Last week, the UK voted the Conservative party back into power with (to many people’s surprise) a majority in the House of Commons.
That means they no longer need the support of the Liberal Democrats, whose MPs were culled to such an extent that they can now all fit in a couple of London taxi cabs with room to spare.
What does that mean for computer security and privacy? Well, potentially quite a lot.
Because it was the Liberal Democrats who had been putting the kibosh on the so-called “Snooper’s Charter” (also known as the Communications Data Bill) which would mean the detailed metadata of every email, social media interaction and website visit would be recorded.
But all that’s changed now. The Lib Dems are irrelevant, and David Cameron’s Conservative government feels it has been given a mandate to proceed with the bill which would see British ISPs storing huge amounts of data about customers’ activity, and forced to share it with the authorities.
Once in place, the Snooper’s Charter would mean that police would not have to seek permission to access details of your online communications, if investigating a crime.
Theresa May has been reappointed Home Secretary by Cameron, and once again she will be pushing hard for the bill to be introduced.
And although the likes of the Scottish National Party (SNP), who saw phenomenal election success with 56 new MPs arriving at Westminster, say they hope to join forces with Tory rebels to prevent its introduction, one has to wonder what realistic chances there are for the Snooper’s Charter to be derailed.
Which is bad news for those who value our privacy, and believe that occasional terrorist acts are an acceptable cost if we want to keep our personal freedom and liberty.
My advice? If you haven’t done so already, start thinking now about how you can keep your online activity private.
Get a VPN to disguise what websites you are visiting from your ISP, and read up on the secure messaging apps that do the most to protect your private communications from snoopers.
For more advice, check out the great guide from the EFF about surveillance self defence.
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3 comments on “Snooper’s Charter back on the agenda, after UK election”
it looks like UK is moving far away once more from the rest of europe. While in europe privacy is consider an important matter, it seems that UK is moving toward the lowest privacy standards as in USA, China, North Korea, Emirates and so on.
And the references are not a coincidence.
Thanks for taking the time to write this article Graham and including the links to those EFF pages.
>Once in place, the Snooper's Charter would mean that police would not have to seek permission to access details of your online communications, if investigating a crime.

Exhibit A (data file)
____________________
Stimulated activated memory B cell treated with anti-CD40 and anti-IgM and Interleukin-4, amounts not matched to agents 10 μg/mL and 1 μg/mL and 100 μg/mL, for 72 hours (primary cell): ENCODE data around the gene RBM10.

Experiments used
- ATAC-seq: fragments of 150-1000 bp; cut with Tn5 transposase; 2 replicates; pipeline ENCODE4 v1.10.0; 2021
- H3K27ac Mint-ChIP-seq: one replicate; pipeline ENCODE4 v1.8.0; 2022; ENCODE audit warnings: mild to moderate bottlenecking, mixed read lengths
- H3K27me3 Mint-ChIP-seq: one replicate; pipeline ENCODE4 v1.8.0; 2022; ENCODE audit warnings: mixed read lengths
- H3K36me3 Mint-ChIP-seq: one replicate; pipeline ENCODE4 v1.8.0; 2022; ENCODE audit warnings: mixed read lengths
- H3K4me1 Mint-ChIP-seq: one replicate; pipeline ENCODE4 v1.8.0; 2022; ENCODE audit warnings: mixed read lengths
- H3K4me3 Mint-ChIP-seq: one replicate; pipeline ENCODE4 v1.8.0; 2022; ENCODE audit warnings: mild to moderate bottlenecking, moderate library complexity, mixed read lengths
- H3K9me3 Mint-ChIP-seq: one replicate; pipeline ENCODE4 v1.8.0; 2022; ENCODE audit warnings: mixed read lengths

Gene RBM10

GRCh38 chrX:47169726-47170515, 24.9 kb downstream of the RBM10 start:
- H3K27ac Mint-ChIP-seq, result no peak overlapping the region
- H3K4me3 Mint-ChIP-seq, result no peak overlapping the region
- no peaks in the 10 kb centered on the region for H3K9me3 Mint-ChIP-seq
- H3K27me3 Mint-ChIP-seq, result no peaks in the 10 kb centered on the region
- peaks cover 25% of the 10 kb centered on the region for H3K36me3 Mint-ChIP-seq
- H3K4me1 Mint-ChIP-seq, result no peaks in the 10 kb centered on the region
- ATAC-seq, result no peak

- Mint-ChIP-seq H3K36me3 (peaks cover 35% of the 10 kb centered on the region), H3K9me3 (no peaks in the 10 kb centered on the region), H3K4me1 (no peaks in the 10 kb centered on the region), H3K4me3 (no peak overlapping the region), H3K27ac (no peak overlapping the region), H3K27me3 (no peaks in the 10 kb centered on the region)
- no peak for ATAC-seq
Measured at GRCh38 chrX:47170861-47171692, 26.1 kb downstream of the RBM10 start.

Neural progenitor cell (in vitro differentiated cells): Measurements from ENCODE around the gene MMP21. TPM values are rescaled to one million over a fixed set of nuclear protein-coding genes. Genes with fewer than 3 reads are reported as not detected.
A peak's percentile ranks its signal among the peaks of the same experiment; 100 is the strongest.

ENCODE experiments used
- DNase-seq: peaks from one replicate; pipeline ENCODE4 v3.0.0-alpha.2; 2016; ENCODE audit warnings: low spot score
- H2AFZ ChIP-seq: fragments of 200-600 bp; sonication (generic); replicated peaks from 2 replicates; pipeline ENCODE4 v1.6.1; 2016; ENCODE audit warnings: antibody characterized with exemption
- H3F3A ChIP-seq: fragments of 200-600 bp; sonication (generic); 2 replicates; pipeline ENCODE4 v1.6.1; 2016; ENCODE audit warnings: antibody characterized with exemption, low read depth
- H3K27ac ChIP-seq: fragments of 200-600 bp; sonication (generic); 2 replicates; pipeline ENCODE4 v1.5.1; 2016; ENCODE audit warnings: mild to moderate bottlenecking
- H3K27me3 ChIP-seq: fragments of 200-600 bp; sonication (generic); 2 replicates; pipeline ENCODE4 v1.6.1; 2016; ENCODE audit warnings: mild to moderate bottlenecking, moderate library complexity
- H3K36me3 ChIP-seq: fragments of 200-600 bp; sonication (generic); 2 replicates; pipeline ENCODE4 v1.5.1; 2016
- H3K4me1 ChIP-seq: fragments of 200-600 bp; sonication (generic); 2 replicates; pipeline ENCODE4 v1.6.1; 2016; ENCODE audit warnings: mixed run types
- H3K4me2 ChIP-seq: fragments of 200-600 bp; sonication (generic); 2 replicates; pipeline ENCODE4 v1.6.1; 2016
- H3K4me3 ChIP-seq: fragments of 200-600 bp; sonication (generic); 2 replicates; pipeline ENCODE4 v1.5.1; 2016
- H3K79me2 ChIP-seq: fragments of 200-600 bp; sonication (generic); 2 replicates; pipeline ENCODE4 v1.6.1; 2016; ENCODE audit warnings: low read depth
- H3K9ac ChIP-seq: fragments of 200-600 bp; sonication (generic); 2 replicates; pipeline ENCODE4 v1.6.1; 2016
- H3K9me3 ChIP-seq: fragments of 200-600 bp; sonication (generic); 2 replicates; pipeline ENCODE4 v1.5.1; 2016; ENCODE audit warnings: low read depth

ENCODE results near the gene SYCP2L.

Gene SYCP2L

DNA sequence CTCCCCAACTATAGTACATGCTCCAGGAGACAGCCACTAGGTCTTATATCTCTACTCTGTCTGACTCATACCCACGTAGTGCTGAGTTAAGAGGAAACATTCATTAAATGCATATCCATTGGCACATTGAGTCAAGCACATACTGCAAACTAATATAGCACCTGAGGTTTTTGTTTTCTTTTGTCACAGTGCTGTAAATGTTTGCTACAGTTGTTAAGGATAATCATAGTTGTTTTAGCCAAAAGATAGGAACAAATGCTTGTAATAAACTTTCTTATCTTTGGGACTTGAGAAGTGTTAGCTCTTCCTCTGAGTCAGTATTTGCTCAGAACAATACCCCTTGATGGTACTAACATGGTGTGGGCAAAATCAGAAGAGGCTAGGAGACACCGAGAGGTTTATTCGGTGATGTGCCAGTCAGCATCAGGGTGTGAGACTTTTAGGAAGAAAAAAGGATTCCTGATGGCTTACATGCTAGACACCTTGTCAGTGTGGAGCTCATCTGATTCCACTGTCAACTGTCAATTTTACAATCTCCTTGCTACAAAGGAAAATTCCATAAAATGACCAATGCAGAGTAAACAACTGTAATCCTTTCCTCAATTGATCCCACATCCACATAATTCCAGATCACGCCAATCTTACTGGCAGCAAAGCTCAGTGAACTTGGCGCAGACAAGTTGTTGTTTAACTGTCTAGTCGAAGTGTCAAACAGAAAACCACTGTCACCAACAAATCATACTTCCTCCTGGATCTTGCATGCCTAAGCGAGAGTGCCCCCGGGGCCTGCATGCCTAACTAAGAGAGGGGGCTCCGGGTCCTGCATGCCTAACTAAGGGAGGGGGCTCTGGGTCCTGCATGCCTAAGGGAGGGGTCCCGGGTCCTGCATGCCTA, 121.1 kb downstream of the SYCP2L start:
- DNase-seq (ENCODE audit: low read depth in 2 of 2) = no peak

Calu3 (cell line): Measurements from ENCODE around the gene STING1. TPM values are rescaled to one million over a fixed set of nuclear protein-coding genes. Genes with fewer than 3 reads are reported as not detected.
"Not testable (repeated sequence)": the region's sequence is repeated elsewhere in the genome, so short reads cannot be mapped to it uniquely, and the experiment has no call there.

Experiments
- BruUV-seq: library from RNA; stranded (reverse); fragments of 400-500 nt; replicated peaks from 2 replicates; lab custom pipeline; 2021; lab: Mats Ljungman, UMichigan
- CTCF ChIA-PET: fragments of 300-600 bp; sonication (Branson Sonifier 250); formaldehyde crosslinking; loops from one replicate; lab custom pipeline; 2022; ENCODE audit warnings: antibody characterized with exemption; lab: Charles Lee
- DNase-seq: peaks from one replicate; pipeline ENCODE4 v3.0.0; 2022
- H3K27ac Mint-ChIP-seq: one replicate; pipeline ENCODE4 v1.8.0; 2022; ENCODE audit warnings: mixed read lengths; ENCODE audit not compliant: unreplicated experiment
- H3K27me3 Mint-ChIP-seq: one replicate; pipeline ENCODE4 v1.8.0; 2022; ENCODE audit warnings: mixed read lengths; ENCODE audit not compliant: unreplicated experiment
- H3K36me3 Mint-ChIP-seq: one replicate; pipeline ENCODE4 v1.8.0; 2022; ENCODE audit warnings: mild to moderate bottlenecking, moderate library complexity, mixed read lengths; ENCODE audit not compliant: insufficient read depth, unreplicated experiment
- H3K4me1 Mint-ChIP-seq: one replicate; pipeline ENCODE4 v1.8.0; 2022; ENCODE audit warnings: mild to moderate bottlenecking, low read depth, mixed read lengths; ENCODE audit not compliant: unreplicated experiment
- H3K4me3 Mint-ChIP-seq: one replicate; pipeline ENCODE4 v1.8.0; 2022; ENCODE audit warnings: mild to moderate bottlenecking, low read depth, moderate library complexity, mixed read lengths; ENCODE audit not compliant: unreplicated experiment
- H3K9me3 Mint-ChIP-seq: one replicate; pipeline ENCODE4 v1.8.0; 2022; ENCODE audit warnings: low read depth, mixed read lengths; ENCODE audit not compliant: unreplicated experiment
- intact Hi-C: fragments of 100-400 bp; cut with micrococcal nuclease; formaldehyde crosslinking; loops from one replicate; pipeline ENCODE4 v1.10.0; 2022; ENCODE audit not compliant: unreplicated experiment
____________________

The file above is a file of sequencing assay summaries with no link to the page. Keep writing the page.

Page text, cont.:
This sounds like it has the potential to be widely abused. Is there a draft of the bill available somewhere online to see what potential abilities will be made available? Will police forces start to have GCHQ/NSA resources made available?
>Which is bad news for those who value our privacy, and believe that occasional terrorist acts are an acceptable cost if we want to keep our personal freedom and liberty.
This is what you get for voting in right-wing dickheads who only have to cater to the wealthy (who don't really care one way or the other) and racist xenophobic morons ("the people") who are won over by simply telling them "Muslims bad & will stop immigration from ruining the economy & give them jobs & no more leaching off the system & war on terrorists & 7/7 & Britain forever" and other right-wing soundbytes which don't actually detail anything real or resolve any actual problems…
The truth is that the government cannot even guarantee that all this extra surveillance will actually prevent ANY future terrorist attack, so to amend the statement that "occasional terrorist acts are an acceptable cost if we want to keep our personal freedom and liberty", this legislation does not even realistically improve the odds of preventing future terrorist acts beyond what they are already able to do with their powers! They can already tap suspected terrorists with little red tape, so sifting through trillions upon trillions of bytes of metadata is not a smart tool for combating terrorism, BETTER INTELLIGENCE IS! They should expend this same effort & money on better TARGETING specific operations instead of just trying to cast an impossibly wide net and hoping one day to catch something!